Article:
This week my son was reading the Diary of Anne Frank, and I looked her up on Wikipedia to share more details about her life. In the middle of the article on her diary was Anne Frank centric porn. I was shocked as I skimmed and forced myself to ignore it for a moment to finish the discussion with my son.
A few times over the course of the night I thought about the article and made a mental note to look at how I can edit a page on Wikipedia.
This morning, I went to send a note to the Wikipedia team, and the inappropriate content was already gone. The last edit shows that the change was made approximately 60 minutes before I got around to sending a message.
I had good intentions, but I was slow to act. I told myself I was wrong about the content (hard to believe) and part of me figured it would be caught by someone else. Lame.
Good intentions don’t matter if you don’t take action.
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Do your intentions meet action?
We’ve all been there. We’ve seen a situation, recognize the issue, and keep our eye on it hoping that it works out and we’re not the ones who need to step in and sort it out. I mean, we’re willing to do it, of course, but it’s not our place… Bull hockey!
During my interviews for my university a smart young woman asked me the following when we were talking about personal leadership:
“Does stepping in when I see a need even if I’m not the official leader count as leadership?”
Let’s all say the answer in unison: “Yes!”
In the past 24 hours, I failed this personal leadership test with Wikipedia. It’s a lazy way to live – to assume that because it’s someone else’s responsibility, it’s someone else’s problem.
We can’t (and shouldn’t) butt in everywhere to control the situation, but when we see conflict, pain, suffering, inappropriate porn, we’re accountable.
I repeat. You are accountable when you see something that’s wrong even if it’s not your job to fix it.
What?? Accountable? Come on.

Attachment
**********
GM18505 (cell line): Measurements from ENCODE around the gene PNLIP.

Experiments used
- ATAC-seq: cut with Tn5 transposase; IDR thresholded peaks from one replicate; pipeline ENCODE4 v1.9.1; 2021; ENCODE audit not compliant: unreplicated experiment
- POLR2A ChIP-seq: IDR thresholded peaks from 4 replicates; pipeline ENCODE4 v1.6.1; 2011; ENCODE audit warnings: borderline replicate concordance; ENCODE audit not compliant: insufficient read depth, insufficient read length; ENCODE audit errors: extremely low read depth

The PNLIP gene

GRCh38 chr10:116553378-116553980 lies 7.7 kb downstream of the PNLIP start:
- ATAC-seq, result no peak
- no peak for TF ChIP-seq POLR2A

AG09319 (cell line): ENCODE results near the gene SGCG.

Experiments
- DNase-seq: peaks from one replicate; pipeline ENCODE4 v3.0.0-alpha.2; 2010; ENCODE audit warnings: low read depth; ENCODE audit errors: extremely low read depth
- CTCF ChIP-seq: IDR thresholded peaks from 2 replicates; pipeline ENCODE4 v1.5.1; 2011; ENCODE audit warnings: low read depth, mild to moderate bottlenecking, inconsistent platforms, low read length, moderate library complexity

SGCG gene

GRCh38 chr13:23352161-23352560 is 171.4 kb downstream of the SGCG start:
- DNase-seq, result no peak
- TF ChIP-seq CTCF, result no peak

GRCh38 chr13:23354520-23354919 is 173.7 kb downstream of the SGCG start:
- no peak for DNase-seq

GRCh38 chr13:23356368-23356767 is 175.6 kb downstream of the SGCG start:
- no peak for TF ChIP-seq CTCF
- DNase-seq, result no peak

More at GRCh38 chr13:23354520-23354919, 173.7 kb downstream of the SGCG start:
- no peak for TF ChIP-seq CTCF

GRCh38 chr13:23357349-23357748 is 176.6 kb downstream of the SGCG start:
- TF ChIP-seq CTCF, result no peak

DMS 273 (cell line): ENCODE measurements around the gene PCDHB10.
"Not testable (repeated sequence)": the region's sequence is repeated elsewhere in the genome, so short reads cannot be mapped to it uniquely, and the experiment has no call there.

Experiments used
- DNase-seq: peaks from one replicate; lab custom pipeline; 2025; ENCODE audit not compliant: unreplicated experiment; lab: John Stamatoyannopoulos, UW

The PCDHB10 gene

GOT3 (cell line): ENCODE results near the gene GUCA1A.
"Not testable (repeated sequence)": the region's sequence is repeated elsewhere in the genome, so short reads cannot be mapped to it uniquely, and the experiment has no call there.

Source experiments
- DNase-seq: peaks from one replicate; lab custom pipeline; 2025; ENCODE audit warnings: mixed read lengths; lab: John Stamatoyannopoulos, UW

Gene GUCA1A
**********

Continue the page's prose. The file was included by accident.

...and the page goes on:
I’m not backing down on that one.
You are accountable for your personal leadership.
Will you take action in line with your values or not?
Do you care about making things right when others are ok to live with what’s wrong?
If you don’t take responsibility and embrace accountability, it’s the equivalent of crossing your fingers and hoping for the best.
I’m not suggesting that you are the one who needs to right all of the world’s wrongs. I am telling you that you are a leader in your life at work, at home, at school, with friends, with family, among strangers too. You don’t need permission to address a need – you just need to do it.
We all do it in different ways – be accountable for walking your path with integrity.
Offer to buy a homeless person food instead of ignoring them or dropping a quarter into their cup.
Step into a disagreement that’s impacting the entire team to facilitate resolution.
Delete the porn from Wikipedia or send a message about it ASAP.
Merriam Webster defines accountability:
An obligation or willingness to accept responsibility or to account for one’s actions.
You are accountable to living a life on terms that you can feel good about while loving and leading to the best of your ability.
We’re all busy but somehow when things matter, we find the time to take action.
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Remember, best intentions are great, but timeliness and action matter too.
So, will you take action the next time you see a need or wait for someone else?
The post Do You Hold Yourself Accountable for Action or Wait for Someone Else? appeared first on Alli Polin | Break The Frame.This post was originally published on this site